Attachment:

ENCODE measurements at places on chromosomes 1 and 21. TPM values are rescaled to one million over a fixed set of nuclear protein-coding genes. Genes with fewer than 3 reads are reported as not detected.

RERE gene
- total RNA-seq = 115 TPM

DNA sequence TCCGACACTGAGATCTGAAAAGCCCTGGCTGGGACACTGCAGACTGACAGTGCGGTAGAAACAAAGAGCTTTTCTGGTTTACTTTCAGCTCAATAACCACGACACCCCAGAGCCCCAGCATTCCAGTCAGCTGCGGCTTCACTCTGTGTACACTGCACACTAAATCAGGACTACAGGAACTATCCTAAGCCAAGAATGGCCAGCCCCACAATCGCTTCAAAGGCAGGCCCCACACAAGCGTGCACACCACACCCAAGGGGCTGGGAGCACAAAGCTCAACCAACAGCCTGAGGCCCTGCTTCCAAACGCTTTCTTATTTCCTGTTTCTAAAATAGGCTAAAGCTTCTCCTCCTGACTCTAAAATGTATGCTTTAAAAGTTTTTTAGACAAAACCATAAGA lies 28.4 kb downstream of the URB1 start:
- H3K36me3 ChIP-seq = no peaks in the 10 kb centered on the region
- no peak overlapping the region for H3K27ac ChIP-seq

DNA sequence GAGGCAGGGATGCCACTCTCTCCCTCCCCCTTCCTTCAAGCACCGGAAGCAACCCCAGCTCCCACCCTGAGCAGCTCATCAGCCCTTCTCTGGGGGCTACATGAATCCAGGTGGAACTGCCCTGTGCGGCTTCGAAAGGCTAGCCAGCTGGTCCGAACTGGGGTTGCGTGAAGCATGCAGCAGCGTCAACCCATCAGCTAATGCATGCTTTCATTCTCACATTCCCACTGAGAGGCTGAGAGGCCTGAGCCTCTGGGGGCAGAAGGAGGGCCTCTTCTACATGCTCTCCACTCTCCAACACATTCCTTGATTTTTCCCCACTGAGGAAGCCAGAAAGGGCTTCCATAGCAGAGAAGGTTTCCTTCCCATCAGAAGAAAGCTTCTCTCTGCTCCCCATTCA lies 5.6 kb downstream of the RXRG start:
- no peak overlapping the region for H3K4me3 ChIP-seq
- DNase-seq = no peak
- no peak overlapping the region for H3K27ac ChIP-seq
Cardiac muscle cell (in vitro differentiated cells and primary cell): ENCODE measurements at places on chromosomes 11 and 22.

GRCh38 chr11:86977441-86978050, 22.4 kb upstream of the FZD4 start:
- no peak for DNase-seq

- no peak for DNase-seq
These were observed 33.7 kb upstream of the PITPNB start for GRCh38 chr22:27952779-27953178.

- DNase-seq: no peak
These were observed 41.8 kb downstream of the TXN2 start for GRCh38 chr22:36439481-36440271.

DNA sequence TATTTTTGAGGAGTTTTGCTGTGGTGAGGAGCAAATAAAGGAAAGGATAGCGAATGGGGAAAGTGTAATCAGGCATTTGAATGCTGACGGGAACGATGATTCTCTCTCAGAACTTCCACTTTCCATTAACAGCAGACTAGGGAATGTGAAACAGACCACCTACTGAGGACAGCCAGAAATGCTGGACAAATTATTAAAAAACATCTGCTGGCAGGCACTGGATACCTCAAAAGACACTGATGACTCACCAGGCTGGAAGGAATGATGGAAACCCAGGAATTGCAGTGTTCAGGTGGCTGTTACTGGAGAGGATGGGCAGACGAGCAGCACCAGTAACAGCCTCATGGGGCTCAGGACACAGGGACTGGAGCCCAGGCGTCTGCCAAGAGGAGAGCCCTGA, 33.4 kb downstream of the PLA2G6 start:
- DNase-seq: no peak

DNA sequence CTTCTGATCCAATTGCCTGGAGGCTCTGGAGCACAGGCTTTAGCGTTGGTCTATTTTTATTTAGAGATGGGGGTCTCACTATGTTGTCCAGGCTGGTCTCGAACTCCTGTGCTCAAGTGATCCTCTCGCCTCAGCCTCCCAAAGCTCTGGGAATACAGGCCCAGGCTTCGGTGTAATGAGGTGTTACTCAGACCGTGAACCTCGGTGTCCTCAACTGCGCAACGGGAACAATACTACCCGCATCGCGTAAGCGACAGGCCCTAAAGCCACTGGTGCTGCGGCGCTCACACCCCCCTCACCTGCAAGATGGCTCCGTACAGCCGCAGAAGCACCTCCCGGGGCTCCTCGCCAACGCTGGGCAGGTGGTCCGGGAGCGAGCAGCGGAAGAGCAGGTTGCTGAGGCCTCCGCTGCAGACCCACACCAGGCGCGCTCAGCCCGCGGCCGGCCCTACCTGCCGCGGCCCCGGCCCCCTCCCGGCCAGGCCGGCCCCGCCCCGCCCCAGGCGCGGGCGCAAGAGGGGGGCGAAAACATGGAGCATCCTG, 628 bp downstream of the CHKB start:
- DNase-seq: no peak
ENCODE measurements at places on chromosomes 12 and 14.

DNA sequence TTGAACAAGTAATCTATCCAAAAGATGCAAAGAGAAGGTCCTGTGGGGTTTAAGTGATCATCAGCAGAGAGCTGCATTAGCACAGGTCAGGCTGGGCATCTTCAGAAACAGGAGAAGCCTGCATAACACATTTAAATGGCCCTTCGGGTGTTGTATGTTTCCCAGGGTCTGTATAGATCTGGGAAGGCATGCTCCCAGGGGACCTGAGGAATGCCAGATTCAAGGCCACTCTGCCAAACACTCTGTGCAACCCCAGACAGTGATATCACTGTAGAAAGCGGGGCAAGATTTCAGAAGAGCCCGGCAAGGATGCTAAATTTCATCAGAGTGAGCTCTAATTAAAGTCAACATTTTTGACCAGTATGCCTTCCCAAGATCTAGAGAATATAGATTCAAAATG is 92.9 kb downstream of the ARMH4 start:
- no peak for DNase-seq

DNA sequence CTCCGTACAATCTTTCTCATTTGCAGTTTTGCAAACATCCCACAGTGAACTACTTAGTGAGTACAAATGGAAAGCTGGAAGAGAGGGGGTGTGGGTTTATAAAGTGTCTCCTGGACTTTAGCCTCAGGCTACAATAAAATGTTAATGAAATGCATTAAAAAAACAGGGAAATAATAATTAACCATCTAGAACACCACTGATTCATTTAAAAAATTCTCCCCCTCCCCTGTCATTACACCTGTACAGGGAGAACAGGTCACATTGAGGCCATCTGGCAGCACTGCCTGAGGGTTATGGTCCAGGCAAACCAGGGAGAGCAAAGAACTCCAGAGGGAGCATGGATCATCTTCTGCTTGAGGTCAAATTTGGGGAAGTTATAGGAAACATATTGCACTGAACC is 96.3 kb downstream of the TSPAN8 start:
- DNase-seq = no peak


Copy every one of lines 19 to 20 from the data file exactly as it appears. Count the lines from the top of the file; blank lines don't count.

- DNase-seq: no peak

DNA sequence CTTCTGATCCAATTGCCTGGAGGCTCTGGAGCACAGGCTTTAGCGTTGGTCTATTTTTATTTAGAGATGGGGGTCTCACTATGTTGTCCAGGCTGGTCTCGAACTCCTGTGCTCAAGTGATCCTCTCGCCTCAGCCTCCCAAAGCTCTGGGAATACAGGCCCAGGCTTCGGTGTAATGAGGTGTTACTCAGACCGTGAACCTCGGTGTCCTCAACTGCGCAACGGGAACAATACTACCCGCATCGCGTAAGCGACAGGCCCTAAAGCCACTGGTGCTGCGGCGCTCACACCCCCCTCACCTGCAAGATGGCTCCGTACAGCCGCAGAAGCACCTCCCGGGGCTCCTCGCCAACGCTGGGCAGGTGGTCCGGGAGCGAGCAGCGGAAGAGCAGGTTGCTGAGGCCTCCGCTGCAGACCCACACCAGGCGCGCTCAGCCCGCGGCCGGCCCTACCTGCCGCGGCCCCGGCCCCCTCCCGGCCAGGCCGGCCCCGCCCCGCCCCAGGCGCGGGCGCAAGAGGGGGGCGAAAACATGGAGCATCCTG, 628 bp downstream of the CHKB start: